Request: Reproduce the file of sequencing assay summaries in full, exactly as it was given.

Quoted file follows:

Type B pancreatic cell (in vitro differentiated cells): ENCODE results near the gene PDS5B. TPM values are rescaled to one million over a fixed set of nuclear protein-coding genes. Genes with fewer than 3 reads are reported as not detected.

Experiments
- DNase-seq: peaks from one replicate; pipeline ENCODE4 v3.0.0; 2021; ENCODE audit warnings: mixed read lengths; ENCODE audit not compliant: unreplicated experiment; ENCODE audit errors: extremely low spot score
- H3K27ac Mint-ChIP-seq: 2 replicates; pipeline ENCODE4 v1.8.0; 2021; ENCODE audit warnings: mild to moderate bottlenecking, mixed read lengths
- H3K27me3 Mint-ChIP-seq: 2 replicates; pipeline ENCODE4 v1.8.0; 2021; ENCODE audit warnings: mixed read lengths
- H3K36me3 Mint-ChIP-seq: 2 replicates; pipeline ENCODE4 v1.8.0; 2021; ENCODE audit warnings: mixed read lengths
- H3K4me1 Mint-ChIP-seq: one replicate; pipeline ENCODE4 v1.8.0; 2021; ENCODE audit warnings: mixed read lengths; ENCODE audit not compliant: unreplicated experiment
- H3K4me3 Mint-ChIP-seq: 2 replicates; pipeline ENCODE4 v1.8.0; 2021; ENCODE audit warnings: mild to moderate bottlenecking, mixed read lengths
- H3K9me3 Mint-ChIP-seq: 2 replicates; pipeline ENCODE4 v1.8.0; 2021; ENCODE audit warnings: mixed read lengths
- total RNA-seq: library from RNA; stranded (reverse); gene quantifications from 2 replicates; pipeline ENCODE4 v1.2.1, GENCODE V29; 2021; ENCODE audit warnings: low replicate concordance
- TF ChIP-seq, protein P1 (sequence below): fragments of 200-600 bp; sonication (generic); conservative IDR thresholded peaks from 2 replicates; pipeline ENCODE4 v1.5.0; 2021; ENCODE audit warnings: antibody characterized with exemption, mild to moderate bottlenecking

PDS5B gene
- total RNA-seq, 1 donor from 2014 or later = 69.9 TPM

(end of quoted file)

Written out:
Type B pancreatic cell (in vitro differentiated cells): ENCODE results near the gene PDS5B. TPM values are rescaled to one million over a fixed set of nuclear protein-coding genes. Genes with fewer than 3 reads are reported as not detected.

Experiments
- DNase-seq: peaks from one replicate; pipeline ENCODE4 v3.0.0; 2021; ENCODE audit warnings: mixed read lengths; ENCODE audit not compliant: unreplicated experiment; ENCODE audit errors: extremely low spot score
- H3K27ac Mint-ChIP-seq: 2 replicates; pipeline ENCODE4 v1.8.0; 2021; ENCODE audit warnings: mild to moderate bottlenecking, mixed read lengths
- H3K27me3 Mint-ChIP-seq: 2 replicates; pipeline ENCODE4 v1.8.0; 2021; ENCODE audit warnings: mixed read lengths
- H3K36me3 Mint-ChIP-seq: 2 replicates; pipeline ENCODE4 v1.8.0; 2021; ENCODE audit warnings: mixed read lengths
- H3K4me1 Mint-ChIP-seq: one replicate; pipeline ENCODE4 v1.8.0; 2021; ENCODE audit warnings: mixed read lengths; ENCODE audit not compliant: unreplicated experiment
- H3K4me3 Mint-ChIP-seq: 2 replicates; pipeline ENCODE4 v1.8.0; 2021; ENCODE audit warnings: mild to moderate bottlenecking, mixed read lengths
- H3K9me3 Mint-ChIP-seq: 2 replicates; pipeline ENCODE4 v1.8.0; 2021; ENCODE audit warnings: mixed read lengths
- total RNA-seq: library from RNA; stranded (reverse); gene quantifications from 2 replicates; pipeline ENCODE4 v1.2.1, GENCODE V29; 2021; ENCODE audit warnings: low replicate concordance
- TF ChIP-seq, protein P1 (sequence below): fragments of 200-600 bp; sonication (generic); conservative IDR thresholded peaks from 2 replicates; pipeline ENCODE4 v1.5.0; 2021; ENCODE audit warnings: antibody characterized with exemption, mild to moderate bottlenecking

PDS5B gene
- total RNA-seq, 1 donor from 2014 or later = 69.9 TPM